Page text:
A judge in New York on Friday ordered Donald Trump’s eponymous real estate company to pay a criminal fine of $1.61 million after it was convicted of conspiracy to defraud tax authorities for 15 years.
Justice Juan Merchan of the Manhattan Criminal Court imposed the sentence, the maximum possible under state law, after Jurors last month found two members of the Trump Organization guilty of 17 criminal charges.
Merchan on Tuesday sentenced Allen Weisselberg, who worked for Trump’s family for half a century and was the company’s former chief financial officer, to five months in prison after testifying as a star witness for the prosecution.
Susan Necheles, one of the defense attorneys, said Trump’s company plans to appeal. No one else was charged.
Manhattan District Attorney Alvin Bragg, whose office who brought the case is still conducting a criminal investigation into Trump’s business practices.
“Today’s sentencing, along with the sentencing earlier this week, closes this important chapter in our ongoing investigation into the former president and his companies,” Bragg told reporters. “We are now moving on to the next chapter.”
Joshua Steinglass, one of the plaintiffs, appeared to regret the amount of the sentence, telling Merchan that the sentence was only a “small portion” of the Trump Organization’s revenue.
Corporations cannot be sentenced to prison or imprisonment.
Bill Black, a professor at the University of Missouri-Kansas City School of Law who specializes in white-collar crime, called the sentence a “round-off error” that provides “zero” deterrence.
“This is a farce,” he said. “No one will stop committing crimes like this because of this punishment.”
The case has long been a thorn in the side of the Republican ex-president, who calls it part of a witch hunt by Democrats who hate him and his politics.
Trump also faces a $250 million civil lawsuit from Attorney General Letitia James accusing him and his grown children Donald Jr., Ivanka and Eric of inflating his assets and his company’s assets to save on loans and insurance.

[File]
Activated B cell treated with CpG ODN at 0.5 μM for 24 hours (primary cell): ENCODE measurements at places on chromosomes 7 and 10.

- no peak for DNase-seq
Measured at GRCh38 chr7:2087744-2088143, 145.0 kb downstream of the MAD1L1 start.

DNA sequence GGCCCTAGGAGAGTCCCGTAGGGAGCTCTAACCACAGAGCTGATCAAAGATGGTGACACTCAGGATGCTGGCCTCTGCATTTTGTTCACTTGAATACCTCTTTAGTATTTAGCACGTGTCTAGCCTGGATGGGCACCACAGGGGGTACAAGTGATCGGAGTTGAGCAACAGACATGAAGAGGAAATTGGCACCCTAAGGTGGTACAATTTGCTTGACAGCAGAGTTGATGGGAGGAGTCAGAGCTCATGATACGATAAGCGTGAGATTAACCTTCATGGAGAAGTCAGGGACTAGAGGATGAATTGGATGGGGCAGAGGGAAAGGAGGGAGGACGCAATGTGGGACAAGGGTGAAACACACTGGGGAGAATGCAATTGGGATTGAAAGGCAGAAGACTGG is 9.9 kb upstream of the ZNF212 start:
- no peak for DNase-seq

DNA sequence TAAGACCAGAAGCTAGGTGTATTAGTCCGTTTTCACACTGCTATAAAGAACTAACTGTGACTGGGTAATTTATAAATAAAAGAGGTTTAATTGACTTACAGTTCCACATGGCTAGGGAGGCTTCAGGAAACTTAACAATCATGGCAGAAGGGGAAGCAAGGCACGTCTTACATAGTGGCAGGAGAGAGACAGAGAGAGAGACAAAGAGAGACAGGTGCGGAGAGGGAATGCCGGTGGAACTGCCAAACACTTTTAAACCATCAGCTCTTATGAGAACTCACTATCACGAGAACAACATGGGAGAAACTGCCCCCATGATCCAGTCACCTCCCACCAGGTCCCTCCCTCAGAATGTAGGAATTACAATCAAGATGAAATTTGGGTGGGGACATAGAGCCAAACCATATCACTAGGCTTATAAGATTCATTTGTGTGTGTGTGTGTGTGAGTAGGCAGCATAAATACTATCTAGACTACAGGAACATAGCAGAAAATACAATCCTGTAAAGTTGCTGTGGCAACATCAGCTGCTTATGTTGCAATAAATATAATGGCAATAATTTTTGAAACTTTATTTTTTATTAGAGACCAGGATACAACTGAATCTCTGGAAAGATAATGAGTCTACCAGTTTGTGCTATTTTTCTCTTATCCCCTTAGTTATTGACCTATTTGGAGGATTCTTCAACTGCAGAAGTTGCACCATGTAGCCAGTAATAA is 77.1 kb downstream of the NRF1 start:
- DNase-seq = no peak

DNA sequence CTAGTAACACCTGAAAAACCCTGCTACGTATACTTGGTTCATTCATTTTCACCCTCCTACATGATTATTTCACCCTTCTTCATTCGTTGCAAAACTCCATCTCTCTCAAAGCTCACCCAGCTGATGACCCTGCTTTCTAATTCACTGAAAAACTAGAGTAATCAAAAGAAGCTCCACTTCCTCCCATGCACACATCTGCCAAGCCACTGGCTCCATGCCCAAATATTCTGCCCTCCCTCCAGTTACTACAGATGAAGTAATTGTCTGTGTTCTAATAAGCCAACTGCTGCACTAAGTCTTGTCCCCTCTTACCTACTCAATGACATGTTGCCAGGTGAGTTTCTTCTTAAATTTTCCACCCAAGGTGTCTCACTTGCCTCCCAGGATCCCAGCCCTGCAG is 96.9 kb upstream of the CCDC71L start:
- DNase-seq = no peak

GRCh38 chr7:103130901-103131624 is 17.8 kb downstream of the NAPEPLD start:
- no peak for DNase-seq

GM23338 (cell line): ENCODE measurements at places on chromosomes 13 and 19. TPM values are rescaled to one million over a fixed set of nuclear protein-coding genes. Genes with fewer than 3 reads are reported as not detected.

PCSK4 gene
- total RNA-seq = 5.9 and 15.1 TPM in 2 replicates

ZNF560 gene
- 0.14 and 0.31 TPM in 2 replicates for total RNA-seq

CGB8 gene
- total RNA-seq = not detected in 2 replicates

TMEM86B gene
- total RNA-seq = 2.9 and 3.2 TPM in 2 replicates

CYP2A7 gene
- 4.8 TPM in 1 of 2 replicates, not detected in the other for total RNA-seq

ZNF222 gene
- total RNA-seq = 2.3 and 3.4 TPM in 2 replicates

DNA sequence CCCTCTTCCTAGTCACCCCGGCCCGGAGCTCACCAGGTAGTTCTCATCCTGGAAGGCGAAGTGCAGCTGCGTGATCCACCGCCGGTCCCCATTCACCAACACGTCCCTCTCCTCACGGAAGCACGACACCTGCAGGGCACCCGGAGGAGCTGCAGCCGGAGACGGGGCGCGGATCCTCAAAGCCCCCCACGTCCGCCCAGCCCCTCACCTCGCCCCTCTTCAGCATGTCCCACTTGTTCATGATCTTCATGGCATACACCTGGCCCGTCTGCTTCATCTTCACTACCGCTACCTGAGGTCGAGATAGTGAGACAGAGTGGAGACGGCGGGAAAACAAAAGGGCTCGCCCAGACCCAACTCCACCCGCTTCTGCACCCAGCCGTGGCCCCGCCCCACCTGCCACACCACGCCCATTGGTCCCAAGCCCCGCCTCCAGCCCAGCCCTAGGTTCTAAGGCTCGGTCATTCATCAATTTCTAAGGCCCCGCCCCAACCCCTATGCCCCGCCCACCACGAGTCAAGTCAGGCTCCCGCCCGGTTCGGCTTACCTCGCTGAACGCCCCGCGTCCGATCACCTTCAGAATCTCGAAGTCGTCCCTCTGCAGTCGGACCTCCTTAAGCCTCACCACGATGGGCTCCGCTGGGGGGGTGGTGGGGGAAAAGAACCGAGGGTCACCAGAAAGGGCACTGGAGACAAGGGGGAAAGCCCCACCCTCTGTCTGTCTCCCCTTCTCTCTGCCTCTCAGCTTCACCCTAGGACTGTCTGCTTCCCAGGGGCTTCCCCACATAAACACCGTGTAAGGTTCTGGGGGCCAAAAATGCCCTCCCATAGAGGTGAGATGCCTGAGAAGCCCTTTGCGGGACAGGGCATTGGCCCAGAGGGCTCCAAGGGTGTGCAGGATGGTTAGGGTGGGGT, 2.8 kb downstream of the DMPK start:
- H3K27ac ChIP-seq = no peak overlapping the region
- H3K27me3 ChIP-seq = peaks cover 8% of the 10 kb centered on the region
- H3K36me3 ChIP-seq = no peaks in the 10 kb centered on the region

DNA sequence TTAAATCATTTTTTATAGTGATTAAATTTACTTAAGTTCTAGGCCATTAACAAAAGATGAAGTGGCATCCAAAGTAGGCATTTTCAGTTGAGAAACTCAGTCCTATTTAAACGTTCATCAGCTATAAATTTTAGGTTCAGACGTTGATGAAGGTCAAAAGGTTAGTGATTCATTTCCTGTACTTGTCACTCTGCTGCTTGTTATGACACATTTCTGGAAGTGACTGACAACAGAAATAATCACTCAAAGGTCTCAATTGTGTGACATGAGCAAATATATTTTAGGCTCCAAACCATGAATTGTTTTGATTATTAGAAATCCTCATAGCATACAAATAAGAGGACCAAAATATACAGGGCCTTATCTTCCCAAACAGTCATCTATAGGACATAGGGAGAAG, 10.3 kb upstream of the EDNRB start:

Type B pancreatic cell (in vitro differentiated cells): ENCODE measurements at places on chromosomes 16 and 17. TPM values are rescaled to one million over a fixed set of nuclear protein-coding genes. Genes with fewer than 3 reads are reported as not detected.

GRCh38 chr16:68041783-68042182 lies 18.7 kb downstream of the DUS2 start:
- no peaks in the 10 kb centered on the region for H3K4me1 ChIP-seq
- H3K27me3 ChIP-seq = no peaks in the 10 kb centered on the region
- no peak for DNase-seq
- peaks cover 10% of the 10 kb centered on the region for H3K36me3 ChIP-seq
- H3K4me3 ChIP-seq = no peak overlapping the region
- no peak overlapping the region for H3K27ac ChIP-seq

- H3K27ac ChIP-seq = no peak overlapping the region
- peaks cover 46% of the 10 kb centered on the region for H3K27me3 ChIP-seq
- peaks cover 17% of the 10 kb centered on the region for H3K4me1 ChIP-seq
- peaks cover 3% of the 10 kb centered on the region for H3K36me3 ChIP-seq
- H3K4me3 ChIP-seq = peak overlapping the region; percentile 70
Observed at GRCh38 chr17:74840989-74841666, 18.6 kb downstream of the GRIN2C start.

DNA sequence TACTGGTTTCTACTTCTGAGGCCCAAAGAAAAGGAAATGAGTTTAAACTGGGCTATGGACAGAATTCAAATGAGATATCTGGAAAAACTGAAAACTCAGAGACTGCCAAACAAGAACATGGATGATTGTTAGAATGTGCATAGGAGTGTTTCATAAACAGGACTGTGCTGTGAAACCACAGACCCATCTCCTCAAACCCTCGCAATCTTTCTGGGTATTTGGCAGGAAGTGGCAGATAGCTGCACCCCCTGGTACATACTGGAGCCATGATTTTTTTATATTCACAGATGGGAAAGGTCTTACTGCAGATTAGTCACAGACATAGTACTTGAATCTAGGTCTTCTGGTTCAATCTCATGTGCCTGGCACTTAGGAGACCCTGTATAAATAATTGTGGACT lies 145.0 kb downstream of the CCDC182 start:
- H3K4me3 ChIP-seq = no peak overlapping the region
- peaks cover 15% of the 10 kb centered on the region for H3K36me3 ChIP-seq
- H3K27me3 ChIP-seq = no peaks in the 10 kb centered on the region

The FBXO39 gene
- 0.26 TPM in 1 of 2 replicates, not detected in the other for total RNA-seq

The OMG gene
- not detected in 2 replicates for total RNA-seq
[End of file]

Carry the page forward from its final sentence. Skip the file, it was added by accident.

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Bragg and James are Democrats, as is Bragg’s predecessor Cyrus Vance, who filed the criminal case. Trump is aiming for the presidency in 2024, having lost his reelection opportunity in 2020.
FRAUD ‘CAST FROM TOP TO’
During a four-week trial, prosecutors offered evidence that Trump’s company covered personal expenses such as rent and car leases for executives without reporting them as income, and pretended that Christmas bonuses were non-employee benefits.
Trump himself signed bonus checks, prosecutors said, as well as the lease on Weisselberg’s luxury Manhattan apartment and the private school fees for the CFO’s grandchildren.
“Some of these fraudulent practices were explicitly sanctioned from above,” Steinglass said at Friday’s hearing.
Despite testifying for the government, Weisselberg said Trump was not part of the fraud scheme, and refused to assist Bragg in his broader investigation into the former chairman.
The Trump Organization had put Weisselberg on paid leave until they cut ties this week. His attorney said the split, announced Tuesday, was amicable.
Weisselberg, 75, is serving his sentence at New York City’s infamous Rikers Island Prison.
Trump faces several other legal troubles, including investigations related to the January 6, 2021 attack on the Capitol, his retention of classified documents after leaving the White House, and efforts to reverse his 2020 Georgia election loss.